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NHTSA releases Tesla Autopilot data as investigative material – Boston News, Weather, Sports

(CNN) – The National Highway Traffic Safety Administration released on Wednesday nine months of crash data from vehicles with driver assistance technologies such as Tesla Autopilot and fully autonomous vehicles such as Waymo’s robotaxis.

NHTSA divided the accident data into two categories based on the level of autonomous systems: driver-assistance systems — which provide speed and steering inputs — and fully autonomous technologies that are expected to one day function safely without human intervention. NHTSA found that there were 367 accidents involving vehicles using these driver assistance technologies in the past nine months. 273 of the incidents involved a Tesla system, either its “fully self-driving” Software or its predecessor, Tesla Autopilot.

There were 130 full throttle crashes automated driving systems, 62 of which were Waymo crashes. Transdev, a shuttle operator, reported 34 crashes, and Cruise, which provides robotic taxis for General Motors in San Francisco, reported 23.

The data lacks critical context such as fleet size or number of kilometers traveled, making it impossible to fairly compare the safety of different technologies. All relevant accidents may not be included in the dataset, the NHTSA said, because accident data recording can vary widely between manufacturers.

“I advise caution before attempting to draw any conclusions based solely on the data we have published. In fact, the data alone can raise more questions than it answers,” NHTSA Administrator Steven Cliff told reporters in a briefing Tuesday.

Two of the technologies with the most reported crashes are also two of the most commonly used systems. Tesla Autopilot, for example, is standard in all of its vehicles, unlike competing driver assistance systems from other automakers. Drivers describe using Autopilot regularly because they say it makes them feel less tired after long drives. Waymo, the other company with the most total accidents, operates the nation’s largest robotaxi service, with offices across much of metropolitan Phoenix, Arizona and San Francisco.

For the first time, automakers and robotaxi operators were required to report data to NHTSA on accidents involving these vehicles. The NHTSA says it will use the data to identify safety issues and intervene if necessary. Pony.ai, which is testing robotic taxis in California, recalled three of its vehicles this year after NHTSA collected data from the process.

Of the total of 497 accidents, 43% occurred in California. The state is home to Silicon Valley, making it a hotspot for testing new technologies.

NHTSA found that of the 367 reported driver assist accidents, there were six fatalities and five serious injuries.

The security risks of these new technologies have drawn attention Security advocate for years. There are no specific regulations for driver assistance systems, leaving automakers free to market and describe the systems as they see fit.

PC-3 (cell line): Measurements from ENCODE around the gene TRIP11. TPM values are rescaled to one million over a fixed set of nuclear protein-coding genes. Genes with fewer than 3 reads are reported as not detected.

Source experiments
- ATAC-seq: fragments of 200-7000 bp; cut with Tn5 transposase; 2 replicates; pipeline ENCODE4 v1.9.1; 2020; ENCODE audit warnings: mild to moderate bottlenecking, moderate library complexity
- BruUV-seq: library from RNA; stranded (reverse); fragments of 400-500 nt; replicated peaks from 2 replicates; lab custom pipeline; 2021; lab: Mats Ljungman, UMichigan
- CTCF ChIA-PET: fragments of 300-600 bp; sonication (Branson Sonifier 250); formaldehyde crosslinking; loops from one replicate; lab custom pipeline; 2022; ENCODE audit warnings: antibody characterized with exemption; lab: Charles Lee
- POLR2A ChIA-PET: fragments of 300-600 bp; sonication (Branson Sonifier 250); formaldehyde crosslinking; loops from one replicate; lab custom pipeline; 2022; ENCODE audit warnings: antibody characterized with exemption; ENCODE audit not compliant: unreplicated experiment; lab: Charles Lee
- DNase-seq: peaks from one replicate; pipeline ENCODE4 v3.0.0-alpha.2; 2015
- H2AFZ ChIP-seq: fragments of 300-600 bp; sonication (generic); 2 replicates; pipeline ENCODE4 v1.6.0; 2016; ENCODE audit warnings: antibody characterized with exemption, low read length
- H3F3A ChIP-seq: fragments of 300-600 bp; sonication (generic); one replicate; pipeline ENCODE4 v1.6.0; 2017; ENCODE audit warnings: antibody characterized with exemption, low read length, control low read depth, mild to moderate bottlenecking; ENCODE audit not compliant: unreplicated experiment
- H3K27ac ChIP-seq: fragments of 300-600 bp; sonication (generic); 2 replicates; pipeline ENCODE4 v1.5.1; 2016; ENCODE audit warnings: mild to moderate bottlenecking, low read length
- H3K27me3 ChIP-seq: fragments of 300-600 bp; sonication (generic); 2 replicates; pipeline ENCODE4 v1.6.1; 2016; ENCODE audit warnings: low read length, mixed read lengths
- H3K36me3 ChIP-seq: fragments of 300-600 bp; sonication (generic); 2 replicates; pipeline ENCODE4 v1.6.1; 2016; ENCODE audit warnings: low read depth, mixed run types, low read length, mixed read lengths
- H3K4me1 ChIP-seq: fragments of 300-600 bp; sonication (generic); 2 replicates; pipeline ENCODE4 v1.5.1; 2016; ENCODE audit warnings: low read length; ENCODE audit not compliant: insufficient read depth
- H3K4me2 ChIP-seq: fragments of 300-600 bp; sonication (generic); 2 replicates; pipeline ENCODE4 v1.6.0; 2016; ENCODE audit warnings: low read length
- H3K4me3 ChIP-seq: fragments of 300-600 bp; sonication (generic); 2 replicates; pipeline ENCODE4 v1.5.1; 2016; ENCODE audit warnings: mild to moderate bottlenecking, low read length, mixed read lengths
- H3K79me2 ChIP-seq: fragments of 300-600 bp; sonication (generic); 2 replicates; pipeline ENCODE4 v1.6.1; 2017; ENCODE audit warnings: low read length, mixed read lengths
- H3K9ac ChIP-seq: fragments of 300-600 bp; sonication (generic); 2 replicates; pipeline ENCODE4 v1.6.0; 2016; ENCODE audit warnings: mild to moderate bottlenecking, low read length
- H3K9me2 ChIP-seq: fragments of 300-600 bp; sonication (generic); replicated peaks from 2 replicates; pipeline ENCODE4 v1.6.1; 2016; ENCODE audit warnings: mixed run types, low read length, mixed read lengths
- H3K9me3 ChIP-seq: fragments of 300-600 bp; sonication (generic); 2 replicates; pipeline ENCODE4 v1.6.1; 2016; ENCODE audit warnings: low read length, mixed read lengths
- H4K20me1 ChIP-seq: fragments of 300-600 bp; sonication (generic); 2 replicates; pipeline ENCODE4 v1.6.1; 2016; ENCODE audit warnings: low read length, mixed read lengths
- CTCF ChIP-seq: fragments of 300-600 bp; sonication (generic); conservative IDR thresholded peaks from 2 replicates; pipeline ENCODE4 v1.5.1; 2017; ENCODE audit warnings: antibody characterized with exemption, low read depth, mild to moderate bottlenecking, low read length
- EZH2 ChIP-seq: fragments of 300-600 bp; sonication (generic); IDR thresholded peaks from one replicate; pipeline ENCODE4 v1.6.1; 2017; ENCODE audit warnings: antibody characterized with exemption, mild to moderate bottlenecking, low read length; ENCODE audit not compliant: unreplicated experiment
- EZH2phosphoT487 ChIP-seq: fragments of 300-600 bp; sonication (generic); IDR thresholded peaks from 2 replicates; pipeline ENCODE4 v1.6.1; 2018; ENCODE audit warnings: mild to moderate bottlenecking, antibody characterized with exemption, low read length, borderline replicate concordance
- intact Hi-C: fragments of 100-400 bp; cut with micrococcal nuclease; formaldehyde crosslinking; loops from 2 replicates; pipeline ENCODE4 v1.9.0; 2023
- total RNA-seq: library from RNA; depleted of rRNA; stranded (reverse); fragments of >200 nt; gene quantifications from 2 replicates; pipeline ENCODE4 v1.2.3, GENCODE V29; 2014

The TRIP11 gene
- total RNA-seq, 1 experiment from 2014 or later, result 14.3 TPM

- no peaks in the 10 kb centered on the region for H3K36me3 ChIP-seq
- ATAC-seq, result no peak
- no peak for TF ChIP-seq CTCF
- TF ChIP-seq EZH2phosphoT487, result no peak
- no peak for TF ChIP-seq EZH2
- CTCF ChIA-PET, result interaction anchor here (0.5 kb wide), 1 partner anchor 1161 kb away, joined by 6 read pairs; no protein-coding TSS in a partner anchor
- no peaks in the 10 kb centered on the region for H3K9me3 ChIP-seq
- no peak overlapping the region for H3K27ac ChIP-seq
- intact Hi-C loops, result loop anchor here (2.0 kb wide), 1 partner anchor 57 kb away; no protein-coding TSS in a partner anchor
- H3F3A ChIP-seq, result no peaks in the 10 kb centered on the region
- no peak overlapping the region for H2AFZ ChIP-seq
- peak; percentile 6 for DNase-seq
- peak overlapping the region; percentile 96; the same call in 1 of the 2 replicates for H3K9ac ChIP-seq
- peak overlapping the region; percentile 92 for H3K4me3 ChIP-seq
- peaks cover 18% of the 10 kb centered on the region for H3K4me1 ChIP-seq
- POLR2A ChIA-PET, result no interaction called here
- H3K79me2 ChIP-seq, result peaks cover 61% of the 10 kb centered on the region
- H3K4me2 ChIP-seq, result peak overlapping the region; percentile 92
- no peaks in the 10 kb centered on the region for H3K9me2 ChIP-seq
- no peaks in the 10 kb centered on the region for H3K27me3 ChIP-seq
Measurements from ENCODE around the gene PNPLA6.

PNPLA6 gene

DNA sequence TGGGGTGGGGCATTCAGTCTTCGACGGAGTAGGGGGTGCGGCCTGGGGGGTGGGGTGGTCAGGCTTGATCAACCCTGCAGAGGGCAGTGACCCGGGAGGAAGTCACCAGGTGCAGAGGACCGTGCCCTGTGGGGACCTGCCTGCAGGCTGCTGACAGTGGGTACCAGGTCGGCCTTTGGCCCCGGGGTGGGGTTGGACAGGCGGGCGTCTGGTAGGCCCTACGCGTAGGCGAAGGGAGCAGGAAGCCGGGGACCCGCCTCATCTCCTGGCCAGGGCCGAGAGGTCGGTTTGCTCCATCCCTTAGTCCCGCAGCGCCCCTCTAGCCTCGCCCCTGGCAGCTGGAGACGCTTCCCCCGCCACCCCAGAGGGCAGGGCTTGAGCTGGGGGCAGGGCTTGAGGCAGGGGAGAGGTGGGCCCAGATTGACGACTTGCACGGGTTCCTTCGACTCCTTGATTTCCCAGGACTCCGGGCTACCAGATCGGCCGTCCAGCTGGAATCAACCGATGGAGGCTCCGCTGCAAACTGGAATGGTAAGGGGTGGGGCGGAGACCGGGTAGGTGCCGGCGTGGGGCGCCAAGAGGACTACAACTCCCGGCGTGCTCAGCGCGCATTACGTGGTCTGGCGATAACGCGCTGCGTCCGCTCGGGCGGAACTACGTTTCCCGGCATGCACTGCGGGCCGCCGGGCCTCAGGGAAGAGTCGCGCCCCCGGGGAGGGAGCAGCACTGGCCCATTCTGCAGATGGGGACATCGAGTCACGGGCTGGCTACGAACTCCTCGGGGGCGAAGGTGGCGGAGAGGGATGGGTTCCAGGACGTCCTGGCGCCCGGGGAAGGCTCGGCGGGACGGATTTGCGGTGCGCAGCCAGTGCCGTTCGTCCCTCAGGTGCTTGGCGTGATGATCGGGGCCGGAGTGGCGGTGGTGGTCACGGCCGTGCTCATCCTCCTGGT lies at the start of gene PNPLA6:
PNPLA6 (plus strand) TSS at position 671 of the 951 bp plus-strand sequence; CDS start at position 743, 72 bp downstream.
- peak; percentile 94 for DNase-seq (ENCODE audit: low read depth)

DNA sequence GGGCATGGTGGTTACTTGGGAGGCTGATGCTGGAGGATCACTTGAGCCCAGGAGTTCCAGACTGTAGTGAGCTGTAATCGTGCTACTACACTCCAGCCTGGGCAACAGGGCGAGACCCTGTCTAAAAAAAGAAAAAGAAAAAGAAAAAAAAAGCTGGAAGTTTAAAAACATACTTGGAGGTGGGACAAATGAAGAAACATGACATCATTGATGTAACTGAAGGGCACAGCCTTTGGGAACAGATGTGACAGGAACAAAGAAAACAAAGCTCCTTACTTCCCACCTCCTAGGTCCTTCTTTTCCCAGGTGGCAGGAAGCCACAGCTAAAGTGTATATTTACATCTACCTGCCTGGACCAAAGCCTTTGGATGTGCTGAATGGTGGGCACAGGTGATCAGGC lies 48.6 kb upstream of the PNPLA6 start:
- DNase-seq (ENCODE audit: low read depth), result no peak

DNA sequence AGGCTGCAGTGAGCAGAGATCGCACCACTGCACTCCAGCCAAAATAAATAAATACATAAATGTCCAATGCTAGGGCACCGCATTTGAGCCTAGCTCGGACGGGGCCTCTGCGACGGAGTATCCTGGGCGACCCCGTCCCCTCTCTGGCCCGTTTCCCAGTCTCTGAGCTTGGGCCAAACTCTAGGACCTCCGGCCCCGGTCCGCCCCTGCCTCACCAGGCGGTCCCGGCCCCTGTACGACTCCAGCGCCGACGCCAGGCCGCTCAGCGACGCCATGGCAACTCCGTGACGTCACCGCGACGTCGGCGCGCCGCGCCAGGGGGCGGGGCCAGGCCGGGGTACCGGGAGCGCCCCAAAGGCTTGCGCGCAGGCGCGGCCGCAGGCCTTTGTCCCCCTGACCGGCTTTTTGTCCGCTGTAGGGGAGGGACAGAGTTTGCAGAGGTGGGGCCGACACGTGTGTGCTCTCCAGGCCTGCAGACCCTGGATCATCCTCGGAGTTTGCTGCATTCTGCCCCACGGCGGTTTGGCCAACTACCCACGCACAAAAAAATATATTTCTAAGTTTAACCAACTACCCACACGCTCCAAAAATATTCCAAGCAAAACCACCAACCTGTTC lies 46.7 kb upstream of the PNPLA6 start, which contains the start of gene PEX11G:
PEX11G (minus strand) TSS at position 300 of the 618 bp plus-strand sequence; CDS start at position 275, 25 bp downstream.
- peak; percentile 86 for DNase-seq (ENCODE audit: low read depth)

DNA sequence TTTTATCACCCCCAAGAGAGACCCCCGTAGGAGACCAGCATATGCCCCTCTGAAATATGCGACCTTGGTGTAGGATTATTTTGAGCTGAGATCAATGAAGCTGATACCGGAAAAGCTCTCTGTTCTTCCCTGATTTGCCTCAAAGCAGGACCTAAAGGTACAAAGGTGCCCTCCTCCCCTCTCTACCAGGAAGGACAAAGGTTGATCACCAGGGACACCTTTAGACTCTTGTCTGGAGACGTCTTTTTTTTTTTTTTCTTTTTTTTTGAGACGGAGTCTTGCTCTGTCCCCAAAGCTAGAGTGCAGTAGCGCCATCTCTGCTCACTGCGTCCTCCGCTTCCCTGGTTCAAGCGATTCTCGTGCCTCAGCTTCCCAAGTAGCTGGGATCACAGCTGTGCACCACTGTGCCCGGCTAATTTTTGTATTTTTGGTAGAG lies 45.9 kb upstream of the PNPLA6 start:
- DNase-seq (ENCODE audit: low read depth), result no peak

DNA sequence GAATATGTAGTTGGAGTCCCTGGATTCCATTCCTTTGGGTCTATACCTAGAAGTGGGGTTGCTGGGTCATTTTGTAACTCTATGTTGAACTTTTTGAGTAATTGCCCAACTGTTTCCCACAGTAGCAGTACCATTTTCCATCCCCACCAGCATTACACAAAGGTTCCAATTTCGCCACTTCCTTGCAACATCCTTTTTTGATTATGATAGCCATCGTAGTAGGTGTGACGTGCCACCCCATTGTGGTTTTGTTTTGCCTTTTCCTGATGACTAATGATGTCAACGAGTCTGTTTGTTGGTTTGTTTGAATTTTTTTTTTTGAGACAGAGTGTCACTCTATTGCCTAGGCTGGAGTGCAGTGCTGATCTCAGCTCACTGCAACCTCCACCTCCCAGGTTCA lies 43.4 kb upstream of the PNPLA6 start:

Tesla’s Autopilot and “completely self-driving” software were particularly controversial. The NHTSA investigation into Tesla’s rear first responder vehicles was expanded last week and may result in a recall.

The National Transportation Safety Board has investigated fatal accidents on autopilot and prompted the automaker to make changes, such as Developing technology to more effectively sense driver engagement and alert them when their engagement is lacking.

Tesla has shared data since 2018 claims Autopilot has a lower accident rate per mile than typical driving. However, safety experts warn that Tesla’s analysis is comparing apples to oranges, as most Autopilot trips take place on freeways, where accident rates per mile are much lower than all trips.

Tesla explains that drivers using Autopilot must remain alert and be prepared to take full control of the vehicle at all times. However, drivers using technology like Autopilot risk becoming distracted, experts say.

A 2021 MIT study found that Tesla drivers looked off the road more often when using Autopilot than when driving without ADAS.

NHTSA said its study of Tesla’s rear emergency vehicles using Autopilot found that in 37 of 43 accidents with detailed vehicle log data, drivers had their hands on the wheel for the last second before the collision.

For years, Tesla sensed wheel torque to determine if a driver was engaged. It has started using an in-car camera to detect distractions, which many safety experts say is a superior method because cameras can track eye movements.

Tesla and Waymo did not immediately respond to a request for comment.

(Copyright (c) 2022 CNN. All rights reserved. This material may not be published, broadcast, transcribed or redistributed.)

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https://whdh.com/news/nhtsa-releases-tesla-autopilot-data-as-scrutiny-mounts/ NHTSA releases Tesla Autopilot data as investigative material – Boston News, Weather, Sports

Nate Jones

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